‘The riveting story of two women, divided by a century in time, but united by their quest to discover a rare and dangerous flower said to have the power to heal as well as kill. Fast-moving and full of surprises, The Botanist’s Daughter brings the exotic world of 19th-century Chile thrillingly to life’ KATE FORSYTH

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This review and upcoming Q and A with the author are part of a blog tour with Hachette during August.

AWW-2018-badge-roseElizabeth Trebithick lives in Victorian England, in an old house, alone after the death of her father and sister’s marriage. Headstrong and determined to make her own way in the world and not be confined to the female universe that society, her sister and brother in law seem bent on setting out for her, Elizabeth sets out on a quest presented to her by her father before his death – to Chile to find a rare plant with miraculous qualities, that might have the answers and cures to many ailments, but getting it from Chile to England will be the challenge. But so will life aboard a ship for many months, and then life in South America: falling in love, making enemies and the consequences that come with hiding secrets and secret missions.

In Australia in 2017, Anna’s discovery of a tightly sealed box containing a diary, sketches and watercolours, as well as a hidden secret that draws Anna into the mystery of the diary of Elizabeth, known at first as ‘E’ – it ruptures her ordered life of work, and routine, and beings to force her to face her own demons, the memories of her past still haunting her as she tries to let go and move on with her life – which is why she has created such a well-ordered schedule, so life doesn’t overwhelm her. When the box she finds triggers a mystery that potentially involves her family, Anna leaves to go to England to trace the story of Elizabeth and the flower she was searching for – the Devil’s Trumpet. Keen to find out more about Elizabeth, and the diary, Anna’s trip takes her to London, Kew and Cornwall – to meet a descendant of Elizabeth’s father whom she hopes will be able to help her solve the mystery of the diary and paintings. With the help of her sister, Vanessa and friends who also work with plants, Anna’s interest is caught: and it is a mystery that had me turning each page diligently and eagerly as she met botanists in England at Kew, and found a kinship with them, and a shared interest in botany that Anna will soon learn hits much closer to home than she, her mother or her sister ever realised.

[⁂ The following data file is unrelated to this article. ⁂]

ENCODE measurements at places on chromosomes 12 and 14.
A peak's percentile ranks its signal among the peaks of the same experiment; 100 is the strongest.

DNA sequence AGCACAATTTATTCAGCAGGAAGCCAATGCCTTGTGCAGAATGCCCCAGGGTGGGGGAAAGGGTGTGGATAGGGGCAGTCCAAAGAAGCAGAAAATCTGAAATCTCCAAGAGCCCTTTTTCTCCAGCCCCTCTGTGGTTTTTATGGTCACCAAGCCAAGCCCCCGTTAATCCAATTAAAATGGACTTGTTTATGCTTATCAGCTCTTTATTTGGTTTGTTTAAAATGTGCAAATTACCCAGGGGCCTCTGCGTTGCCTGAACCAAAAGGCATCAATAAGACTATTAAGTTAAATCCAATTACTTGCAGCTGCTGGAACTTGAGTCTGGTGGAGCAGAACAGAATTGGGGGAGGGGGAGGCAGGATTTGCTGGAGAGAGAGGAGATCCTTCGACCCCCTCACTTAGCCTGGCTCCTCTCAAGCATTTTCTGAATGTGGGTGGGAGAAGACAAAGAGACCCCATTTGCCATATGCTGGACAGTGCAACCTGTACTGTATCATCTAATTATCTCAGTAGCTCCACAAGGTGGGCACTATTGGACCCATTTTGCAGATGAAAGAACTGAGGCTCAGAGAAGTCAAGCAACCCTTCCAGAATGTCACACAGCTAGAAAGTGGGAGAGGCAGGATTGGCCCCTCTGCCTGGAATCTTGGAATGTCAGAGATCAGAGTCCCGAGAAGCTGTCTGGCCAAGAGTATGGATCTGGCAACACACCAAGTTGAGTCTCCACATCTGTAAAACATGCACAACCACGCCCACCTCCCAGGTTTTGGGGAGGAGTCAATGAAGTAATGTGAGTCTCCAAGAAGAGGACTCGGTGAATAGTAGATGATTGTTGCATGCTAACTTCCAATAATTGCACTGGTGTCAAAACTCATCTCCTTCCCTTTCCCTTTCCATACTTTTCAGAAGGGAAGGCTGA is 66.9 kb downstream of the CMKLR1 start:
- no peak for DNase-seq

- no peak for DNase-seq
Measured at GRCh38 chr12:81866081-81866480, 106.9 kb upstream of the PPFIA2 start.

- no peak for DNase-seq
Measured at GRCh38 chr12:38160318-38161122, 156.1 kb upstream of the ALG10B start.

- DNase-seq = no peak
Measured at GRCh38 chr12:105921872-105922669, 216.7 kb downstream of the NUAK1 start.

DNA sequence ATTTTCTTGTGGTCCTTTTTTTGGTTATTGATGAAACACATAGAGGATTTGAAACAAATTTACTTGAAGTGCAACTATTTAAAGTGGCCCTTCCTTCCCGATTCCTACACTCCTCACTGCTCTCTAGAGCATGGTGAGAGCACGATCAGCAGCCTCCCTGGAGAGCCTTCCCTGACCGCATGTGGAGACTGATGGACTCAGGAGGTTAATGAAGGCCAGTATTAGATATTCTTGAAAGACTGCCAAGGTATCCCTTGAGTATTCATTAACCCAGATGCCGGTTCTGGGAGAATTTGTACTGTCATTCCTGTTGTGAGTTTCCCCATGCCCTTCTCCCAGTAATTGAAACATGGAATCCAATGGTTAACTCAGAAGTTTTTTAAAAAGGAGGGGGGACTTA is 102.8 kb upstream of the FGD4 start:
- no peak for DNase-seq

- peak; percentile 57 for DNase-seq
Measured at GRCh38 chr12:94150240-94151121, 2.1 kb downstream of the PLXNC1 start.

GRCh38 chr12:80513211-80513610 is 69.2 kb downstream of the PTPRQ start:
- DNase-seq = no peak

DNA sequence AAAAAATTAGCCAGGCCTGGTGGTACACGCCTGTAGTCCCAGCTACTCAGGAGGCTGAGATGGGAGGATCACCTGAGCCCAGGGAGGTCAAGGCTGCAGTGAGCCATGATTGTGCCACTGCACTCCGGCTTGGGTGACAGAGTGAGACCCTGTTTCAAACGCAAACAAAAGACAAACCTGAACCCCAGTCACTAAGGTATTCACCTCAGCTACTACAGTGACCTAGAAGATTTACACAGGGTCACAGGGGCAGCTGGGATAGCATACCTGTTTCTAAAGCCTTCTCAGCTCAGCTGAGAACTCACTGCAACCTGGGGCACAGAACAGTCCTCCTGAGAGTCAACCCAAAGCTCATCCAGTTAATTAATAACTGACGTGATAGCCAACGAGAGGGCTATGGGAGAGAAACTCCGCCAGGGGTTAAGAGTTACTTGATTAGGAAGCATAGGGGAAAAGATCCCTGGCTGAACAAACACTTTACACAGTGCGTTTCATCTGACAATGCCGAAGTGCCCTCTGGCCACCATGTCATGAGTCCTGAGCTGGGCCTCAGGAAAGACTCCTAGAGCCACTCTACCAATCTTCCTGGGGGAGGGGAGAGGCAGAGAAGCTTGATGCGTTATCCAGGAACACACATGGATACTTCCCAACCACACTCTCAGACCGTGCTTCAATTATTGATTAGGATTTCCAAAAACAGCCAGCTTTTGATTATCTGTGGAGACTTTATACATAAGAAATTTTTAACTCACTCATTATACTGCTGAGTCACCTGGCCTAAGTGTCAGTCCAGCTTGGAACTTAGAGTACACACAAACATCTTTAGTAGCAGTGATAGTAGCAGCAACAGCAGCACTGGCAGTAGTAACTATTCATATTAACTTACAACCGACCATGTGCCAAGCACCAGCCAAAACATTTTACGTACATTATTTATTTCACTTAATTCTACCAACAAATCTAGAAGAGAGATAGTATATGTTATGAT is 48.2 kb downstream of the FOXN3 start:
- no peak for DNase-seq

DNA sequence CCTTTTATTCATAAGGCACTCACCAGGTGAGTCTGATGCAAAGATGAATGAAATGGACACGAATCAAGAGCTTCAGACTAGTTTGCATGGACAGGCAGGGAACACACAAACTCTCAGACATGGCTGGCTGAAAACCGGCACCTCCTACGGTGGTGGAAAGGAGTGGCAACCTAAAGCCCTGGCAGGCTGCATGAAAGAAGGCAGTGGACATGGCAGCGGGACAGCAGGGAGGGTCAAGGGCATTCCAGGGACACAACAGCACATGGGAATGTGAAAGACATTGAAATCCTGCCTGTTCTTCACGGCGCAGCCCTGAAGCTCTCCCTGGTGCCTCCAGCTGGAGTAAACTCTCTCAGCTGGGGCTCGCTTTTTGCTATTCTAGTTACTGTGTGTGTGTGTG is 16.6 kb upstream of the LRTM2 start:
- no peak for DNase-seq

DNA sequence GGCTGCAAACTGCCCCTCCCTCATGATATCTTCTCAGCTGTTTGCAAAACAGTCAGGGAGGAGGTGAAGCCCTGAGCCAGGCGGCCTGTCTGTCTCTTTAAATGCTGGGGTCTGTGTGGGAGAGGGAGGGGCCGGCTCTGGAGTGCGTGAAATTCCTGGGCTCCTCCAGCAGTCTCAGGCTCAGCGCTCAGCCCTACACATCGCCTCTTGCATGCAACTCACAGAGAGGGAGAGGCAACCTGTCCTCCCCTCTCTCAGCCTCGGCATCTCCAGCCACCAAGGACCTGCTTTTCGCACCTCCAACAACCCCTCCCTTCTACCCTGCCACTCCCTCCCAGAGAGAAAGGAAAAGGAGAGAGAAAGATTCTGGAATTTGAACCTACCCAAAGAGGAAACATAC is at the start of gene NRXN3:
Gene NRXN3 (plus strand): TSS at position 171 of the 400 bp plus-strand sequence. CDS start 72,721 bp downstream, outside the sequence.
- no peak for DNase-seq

Elizabeth and Anna are strong, wilful characters whose driven presence gives the book its strength. It is through these characters that the world of botany comes to life, the smells and sounds of both centuries and cities, and the scent of flowers wafts around as you read – even the unfamiliar plants and scents filter through, and come to life in the imagination. The characters in both timelines were so full of life and complexities, both linked by a love of botany, which shines through, as does their determination not to let families, times or other people define what they do and who they are – they are allowed to be themselves and – particularly Elizabeth – work within the confines of what is expected of them whilst maintaining a sense of self and individuality that springs in a lively form from the page.

With a few twists and turns, the mystery of the diary, sketches and forgotten stories and family are solved, and brought together in a riveting ending that has whispers of the past potentially coming through on the very last page.

A well written novel, and one that I thoroughly enjoyed. My Q and A with Kayte will appear on the blog on the 12th of August as part of the blog tour with Hachettte.

Booktopia